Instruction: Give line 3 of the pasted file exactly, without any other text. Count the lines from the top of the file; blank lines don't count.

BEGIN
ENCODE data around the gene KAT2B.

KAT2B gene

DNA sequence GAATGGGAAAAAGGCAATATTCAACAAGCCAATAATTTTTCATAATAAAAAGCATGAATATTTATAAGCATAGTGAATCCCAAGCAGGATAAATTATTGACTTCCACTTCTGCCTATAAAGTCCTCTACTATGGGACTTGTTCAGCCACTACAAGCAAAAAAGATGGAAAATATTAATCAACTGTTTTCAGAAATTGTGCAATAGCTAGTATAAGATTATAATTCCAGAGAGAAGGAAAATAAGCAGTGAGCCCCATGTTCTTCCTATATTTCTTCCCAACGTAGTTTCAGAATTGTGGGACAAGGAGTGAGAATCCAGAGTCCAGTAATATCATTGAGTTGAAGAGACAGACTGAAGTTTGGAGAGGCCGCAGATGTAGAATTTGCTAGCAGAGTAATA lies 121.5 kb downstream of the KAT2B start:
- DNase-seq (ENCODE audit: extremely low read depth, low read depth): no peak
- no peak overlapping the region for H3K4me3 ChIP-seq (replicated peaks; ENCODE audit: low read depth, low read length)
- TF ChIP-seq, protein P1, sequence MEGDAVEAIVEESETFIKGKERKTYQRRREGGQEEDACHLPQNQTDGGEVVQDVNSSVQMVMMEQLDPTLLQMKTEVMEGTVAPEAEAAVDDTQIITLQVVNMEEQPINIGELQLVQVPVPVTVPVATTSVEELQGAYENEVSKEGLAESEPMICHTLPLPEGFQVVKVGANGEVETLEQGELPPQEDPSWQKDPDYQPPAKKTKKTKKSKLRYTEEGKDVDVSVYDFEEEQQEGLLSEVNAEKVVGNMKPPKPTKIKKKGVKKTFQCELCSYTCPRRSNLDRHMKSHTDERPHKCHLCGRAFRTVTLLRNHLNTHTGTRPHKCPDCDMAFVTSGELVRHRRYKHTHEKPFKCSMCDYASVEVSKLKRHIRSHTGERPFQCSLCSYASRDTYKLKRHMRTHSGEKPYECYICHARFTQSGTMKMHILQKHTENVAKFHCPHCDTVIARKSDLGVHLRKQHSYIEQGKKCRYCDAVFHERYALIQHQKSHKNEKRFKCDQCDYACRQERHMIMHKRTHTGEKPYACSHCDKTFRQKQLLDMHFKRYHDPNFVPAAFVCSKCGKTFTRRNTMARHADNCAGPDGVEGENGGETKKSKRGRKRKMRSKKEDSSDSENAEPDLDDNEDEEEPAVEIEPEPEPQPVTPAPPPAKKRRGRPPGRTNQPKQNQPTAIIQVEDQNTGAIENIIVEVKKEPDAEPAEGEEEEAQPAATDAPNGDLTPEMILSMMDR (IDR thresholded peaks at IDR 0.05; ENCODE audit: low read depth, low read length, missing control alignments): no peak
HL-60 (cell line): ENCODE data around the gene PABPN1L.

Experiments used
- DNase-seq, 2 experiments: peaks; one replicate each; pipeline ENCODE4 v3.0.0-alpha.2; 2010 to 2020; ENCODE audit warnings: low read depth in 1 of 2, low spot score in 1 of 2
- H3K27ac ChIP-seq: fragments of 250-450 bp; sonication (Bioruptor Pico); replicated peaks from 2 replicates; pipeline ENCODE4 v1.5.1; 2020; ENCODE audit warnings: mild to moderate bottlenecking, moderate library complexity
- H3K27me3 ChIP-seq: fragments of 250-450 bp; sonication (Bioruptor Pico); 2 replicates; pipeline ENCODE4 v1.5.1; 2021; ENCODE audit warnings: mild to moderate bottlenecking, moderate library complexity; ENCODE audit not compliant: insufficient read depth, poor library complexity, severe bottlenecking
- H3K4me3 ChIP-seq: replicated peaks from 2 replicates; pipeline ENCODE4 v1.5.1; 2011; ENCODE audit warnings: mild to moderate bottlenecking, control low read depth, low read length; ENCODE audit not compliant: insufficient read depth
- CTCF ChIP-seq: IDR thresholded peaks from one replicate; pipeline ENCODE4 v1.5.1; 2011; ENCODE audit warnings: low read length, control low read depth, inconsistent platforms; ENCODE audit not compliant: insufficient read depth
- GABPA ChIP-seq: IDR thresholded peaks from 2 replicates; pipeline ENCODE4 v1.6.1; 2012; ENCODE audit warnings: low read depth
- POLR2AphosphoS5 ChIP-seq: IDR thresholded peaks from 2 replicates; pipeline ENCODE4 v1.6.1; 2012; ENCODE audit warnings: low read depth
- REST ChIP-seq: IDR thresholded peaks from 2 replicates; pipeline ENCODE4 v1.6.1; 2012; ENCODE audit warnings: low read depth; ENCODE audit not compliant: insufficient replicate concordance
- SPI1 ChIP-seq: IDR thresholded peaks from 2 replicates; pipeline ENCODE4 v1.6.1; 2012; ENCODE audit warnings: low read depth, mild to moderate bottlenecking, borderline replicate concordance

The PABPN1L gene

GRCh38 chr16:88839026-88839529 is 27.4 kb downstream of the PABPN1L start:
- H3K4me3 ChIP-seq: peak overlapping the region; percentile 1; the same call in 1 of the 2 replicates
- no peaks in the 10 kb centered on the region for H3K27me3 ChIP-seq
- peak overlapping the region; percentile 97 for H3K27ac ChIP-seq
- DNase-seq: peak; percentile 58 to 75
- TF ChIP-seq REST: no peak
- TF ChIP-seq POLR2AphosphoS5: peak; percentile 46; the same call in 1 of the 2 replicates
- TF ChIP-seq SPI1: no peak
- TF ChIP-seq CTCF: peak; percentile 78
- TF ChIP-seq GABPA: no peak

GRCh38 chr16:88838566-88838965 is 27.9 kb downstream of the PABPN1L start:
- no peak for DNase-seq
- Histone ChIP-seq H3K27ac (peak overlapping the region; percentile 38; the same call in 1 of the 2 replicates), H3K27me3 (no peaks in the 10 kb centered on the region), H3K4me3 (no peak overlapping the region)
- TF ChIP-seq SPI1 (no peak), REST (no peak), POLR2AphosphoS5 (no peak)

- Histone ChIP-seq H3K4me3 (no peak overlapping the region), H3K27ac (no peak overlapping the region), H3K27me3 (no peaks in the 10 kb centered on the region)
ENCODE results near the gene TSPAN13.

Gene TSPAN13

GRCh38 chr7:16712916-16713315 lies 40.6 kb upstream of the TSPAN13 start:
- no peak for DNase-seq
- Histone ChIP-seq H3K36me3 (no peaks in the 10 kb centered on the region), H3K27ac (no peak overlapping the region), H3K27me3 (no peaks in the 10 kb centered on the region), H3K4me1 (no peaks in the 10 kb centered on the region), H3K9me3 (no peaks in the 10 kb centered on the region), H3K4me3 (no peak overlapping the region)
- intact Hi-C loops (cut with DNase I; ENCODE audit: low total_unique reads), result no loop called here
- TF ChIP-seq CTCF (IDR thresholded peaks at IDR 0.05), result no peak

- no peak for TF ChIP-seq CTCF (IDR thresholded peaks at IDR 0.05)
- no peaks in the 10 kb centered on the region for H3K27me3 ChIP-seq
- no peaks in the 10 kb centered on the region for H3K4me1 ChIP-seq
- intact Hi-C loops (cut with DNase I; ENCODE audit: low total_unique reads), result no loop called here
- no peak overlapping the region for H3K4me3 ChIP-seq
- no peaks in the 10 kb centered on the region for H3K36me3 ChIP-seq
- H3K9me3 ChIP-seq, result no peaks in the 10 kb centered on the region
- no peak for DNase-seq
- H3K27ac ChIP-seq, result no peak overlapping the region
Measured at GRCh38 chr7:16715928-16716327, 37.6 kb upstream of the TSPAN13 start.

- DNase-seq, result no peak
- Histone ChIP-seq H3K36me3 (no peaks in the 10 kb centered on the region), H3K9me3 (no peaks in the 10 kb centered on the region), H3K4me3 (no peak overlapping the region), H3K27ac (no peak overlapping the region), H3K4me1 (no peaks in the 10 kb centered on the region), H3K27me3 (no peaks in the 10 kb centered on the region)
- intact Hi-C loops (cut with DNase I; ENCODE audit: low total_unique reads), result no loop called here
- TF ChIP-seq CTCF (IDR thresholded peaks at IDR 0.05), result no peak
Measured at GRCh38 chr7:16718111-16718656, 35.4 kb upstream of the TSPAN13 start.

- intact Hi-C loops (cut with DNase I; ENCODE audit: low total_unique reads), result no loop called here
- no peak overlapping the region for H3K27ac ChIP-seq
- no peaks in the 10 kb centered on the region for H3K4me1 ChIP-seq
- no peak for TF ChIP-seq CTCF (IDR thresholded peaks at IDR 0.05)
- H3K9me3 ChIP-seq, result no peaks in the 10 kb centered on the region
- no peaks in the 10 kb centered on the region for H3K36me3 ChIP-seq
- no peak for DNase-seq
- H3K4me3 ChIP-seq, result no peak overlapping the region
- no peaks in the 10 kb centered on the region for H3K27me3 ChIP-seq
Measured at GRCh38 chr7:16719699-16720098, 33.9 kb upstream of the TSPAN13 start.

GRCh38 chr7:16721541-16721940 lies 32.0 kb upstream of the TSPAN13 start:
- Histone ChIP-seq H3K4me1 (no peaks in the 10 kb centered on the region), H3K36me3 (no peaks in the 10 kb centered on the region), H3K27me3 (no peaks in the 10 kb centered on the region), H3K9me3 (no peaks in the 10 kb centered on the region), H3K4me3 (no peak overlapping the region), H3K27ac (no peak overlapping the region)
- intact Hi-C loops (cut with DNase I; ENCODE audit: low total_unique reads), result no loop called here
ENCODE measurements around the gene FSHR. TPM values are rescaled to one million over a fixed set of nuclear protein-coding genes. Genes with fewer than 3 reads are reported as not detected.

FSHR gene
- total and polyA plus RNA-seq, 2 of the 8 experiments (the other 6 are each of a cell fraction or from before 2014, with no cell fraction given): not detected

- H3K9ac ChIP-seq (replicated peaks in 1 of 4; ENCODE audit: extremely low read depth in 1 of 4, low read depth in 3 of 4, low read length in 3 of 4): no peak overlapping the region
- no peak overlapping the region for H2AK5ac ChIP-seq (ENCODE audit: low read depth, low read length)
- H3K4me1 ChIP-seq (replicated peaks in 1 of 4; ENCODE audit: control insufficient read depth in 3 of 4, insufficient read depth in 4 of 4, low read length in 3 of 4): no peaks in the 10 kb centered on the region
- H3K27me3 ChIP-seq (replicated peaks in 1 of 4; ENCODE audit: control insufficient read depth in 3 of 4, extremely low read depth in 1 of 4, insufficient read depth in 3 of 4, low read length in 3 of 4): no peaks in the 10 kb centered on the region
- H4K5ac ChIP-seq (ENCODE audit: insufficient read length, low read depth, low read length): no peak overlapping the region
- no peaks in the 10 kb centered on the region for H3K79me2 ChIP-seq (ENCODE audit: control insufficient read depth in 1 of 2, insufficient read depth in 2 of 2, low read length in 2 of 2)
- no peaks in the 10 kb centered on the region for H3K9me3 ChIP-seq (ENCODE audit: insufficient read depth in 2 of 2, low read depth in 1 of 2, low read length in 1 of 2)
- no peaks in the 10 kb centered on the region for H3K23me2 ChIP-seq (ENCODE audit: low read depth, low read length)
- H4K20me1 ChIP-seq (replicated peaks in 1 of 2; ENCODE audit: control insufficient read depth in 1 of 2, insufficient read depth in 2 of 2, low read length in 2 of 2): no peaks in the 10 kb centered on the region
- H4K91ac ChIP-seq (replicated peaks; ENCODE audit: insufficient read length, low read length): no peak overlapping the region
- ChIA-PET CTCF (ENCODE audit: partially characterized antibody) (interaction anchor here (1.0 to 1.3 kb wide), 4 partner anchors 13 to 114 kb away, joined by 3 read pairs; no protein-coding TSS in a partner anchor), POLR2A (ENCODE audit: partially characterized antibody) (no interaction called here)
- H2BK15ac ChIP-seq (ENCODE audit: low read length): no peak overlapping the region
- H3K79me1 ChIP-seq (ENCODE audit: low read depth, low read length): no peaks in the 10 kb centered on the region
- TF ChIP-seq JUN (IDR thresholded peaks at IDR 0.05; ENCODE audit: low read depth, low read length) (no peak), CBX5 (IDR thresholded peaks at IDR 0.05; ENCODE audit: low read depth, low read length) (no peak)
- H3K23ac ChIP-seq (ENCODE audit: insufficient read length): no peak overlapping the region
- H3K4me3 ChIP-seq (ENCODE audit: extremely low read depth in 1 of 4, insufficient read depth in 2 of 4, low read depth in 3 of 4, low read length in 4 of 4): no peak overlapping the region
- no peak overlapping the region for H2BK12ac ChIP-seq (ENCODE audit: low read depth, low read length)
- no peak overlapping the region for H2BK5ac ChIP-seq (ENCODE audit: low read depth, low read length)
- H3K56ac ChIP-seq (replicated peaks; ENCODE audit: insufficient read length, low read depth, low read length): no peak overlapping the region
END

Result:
DNA sequence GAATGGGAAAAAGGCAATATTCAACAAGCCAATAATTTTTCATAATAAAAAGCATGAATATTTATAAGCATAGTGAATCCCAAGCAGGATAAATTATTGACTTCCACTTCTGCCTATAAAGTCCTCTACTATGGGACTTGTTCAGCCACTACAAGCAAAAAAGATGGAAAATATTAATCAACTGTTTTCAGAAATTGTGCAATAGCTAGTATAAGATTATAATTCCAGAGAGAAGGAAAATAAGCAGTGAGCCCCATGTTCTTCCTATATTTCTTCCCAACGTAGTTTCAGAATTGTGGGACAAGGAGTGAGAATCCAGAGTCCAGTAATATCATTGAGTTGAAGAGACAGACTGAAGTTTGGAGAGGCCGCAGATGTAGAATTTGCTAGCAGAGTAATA lies 121.5 kb downstream of the KAT2B start: